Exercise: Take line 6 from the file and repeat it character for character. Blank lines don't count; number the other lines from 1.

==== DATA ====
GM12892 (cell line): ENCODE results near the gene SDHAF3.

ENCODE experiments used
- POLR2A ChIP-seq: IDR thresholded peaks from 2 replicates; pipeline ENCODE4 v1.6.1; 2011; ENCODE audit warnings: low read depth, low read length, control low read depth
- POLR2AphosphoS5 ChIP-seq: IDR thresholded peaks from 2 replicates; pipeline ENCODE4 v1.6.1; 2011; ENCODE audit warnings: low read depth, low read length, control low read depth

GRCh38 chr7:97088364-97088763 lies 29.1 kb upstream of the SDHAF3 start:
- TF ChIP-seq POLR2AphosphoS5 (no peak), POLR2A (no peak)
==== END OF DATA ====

- TF ChIP-seq POLR2AphosphoS5 (no peak), POLR2A (no peak)